By Catherine Singley, NCLR Economic Policy Project
Press conference, February 27, 2018 on Capitol Hill. L to R: Sherri Jones, Coalition of Poultry Workers; Salvadora Roman, poultry worker; Tom Fritzche, Southern Poverty Law Center; Rep. Sheila Jackson Lee (TX-18); Hilary O. Shelton, NAACP; Rep. Bennie Thompson (MS-2); Rep. Marcia Fudge (OH-11).
The bitter cold temperatures in Washington this week didn’t deter a delegation of poultry workers from the warm states of North Carolina, Mississippi, and Arkansas from traveling to the nation’s capital. They had a message to deliver to decision makers: stop a government proposal that would endanger the health and safety of poultry workers by speeding up production lines in American poultry processing facilities. Yesterday, workers held a press conference on Capitol Hill with members of the Congressional Black Caucus, NCLR, the Southern Poverty Law Center, NAACP, Oxfam American, Food and Water Watch, and others, to describe the debilitating injuries they’ve suffered at work and to call on the Administration to halt a proposal that would make a bad situation worse.
The proposed rule change comes from the U.S. Department of Agriculture, the federal agency responsible for ensuring the safety of meat and poultry products. If the rule is finalized, poultry companies would be allowed to speed up production from 140 to 175 birds per minute—a 25% speed up—that would lead to more injuries in poultry plants. Many injuries are linked to the repetitive nature of poultry processing; workers can make up to 20,000 cutting or pulling motions a day. As a result, poultry workers already experience high rates of traumatic injuries to their hands, wrists, and arms.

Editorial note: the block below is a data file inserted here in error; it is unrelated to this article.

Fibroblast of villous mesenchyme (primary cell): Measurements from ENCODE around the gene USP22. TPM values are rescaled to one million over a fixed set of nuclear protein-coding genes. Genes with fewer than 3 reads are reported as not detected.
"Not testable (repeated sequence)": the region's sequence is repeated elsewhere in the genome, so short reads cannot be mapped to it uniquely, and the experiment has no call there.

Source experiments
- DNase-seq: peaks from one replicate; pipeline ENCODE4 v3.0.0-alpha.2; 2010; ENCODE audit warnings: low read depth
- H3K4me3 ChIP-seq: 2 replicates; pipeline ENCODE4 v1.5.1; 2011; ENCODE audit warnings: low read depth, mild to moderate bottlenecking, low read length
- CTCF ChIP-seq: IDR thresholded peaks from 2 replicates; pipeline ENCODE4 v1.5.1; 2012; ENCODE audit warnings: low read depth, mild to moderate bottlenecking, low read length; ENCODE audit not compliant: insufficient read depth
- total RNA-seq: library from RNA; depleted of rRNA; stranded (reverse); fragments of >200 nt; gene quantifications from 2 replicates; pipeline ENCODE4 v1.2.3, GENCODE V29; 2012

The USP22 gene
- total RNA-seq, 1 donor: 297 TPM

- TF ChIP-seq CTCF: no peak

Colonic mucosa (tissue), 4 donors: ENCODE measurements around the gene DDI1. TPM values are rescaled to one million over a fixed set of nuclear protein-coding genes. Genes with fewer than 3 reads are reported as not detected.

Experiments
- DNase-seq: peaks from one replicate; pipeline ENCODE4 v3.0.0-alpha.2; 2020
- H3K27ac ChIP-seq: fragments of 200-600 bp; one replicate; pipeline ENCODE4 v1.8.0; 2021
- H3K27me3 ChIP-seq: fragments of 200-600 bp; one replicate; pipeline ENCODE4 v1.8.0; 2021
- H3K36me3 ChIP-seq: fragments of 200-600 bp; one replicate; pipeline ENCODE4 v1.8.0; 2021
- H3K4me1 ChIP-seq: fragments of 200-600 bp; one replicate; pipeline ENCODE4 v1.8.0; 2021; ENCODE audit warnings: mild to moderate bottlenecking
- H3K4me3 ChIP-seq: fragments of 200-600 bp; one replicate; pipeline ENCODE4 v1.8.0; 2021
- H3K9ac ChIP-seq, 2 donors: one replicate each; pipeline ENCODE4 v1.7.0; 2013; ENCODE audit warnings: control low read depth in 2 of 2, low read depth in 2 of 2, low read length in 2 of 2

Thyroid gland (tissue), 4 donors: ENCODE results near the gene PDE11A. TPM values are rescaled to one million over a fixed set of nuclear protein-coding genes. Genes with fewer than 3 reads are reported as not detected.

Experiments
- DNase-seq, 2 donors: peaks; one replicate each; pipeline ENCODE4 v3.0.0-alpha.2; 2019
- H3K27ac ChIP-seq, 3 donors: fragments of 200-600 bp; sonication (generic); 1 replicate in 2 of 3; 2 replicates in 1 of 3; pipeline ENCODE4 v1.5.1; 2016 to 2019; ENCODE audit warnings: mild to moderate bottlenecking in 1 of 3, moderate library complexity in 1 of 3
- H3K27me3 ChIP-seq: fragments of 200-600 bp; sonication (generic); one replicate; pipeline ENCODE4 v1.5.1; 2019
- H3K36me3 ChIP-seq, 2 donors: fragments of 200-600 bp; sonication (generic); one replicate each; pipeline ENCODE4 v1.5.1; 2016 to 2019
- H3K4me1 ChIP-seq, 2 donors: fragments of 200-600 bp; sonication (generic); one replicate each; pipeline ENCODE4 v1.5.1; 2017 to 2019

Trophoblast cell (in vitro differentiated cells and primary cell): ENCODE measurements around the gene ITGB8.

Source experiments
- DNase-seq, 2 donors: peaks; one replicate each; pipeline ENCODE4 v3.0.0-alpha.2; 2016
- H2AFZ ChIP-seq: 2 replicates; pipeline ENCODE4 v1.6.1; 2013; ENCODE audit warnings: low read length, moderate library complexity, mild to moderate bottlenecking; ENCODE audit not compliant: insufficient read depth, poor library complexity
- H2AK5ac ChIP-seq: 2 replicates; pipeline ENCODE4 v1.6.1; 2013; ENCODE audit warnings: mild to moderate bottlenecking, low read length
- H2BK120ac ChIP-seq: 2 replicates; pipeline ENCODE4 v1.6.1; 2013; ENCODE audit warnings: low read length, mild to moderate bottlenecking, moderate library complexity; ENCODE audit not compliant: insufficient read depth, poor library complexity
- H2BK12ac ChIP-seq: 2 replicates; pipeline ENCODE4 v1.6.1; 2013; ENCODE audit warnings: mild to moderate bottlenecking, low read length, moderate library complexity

Why the line speed increase? It’s included in the proposed rule as an economic incentive for companies to produce more chicken in exchange for adopting new food safety inspection measures (the basis of which has been heavily criticized by consumer advocates and the Government Accountability Office).
Not surprisingly, most of the debate about this proposal has been about the food safety benefits—or lack thereof—that would result if the rule is finalized. It’s understandable that the public wants to know that their food is safe and it’s USDA’s job to assure that it is.
For everyone who is concerned about what’s in their meat, Bacilio Castro, from the North Carolina Worker Justice Center, had an answer:
“You want to know what’s in the chicken on your plate? Tears. Tears of the mothers who can’t lift their children because of the pain in their wrists and shoulders from working on the line. We are not asking you to stop eating chicken. We are simply asking to be treated as human beings and not as animals.”